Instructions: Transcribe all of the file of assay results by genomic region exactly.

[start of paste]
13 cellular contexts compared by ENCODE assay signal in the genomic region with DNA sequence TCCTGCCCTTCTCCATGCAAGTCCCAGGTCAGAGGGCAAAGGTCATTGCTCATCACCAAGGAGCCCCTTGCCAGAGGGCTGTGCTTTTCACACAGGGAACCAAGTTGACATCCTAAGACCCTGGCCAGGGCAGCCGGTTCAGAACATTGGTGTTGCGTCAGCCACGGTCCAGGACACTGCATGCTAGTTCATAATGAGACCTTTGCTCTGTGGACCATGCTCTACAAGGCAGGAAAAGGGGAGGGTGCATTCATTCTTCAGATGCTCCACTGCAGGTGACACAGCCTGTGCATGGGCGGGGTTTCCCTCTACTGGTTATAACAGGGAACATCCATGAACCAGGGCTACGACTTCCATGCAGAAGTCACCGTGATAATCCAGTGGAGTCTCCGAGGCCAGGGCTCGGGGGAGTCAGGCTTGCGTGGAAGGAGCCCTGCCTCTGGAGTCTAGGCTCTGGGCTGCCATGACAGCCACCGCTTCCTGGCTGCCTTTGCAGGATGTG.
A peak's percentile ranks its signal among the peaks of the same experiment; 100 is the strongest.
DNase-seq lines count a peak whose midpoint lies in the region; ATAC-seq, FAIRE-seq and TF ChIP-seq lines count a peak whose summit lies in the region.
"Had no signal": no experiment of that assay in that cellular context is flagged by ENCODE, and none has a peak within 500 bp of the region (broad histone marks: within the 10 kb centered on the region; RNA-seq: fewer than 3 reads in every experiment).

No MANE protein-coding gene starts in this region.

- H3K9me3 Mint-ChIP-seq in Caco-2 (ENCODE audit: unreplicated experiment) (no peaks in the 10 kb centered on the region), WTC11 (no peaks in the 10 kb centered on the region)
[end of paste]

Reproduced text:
13 cellular contexts compared by ENCODE assay signal in the genomic region with DNA sequence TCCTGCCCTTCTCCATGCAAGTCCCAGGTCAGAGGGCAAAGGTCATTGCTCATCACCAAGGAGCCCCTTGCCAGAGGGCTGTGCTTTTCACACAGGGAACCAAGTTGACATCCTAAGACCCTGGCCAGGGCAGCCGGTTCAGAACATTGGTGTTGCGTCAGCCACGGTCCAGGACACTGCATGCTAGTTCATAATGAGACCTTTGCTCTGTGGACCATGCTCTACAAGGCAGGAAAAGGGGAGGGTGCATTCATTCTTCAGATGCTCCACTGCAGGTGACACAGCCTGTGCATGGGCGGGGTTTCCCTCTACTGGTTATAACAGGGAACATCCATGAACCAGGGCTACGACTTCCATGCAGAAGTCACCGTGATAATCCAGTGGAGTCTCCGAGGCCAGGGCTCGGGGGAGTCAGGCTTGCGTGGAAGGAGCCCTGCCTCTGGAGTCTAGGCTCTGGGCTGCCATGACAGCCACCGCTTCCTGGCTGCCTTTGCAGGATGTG.
A peak's percentile ranks its signal among the peaks of the same experiment; 100 is the strongest.
DNase-seq lines count a peak whose midpoint lies in the region; ATAC-seq, FAIRE-seq and TF ChIP-seq lines count a peak whose summit lies in the region.
"Had no signal": no experiment of that assay in that cellular context is flagged by ENCODE, and none has a peak within 500 bp of the region (broad histone marks: within the 10 kb centered on the region; RNA-seq: fewer than 3 reads in every experiment).

No MANE protein-coding gene starts in this region.

- H3K9me3 Mint-ChIP-seq in Caco-2 (ENCODE audit: unreplicated experiment) (no peaks in the 10 kb centered on the region), WTC11 (no peaks in the 10 kb centered on the region)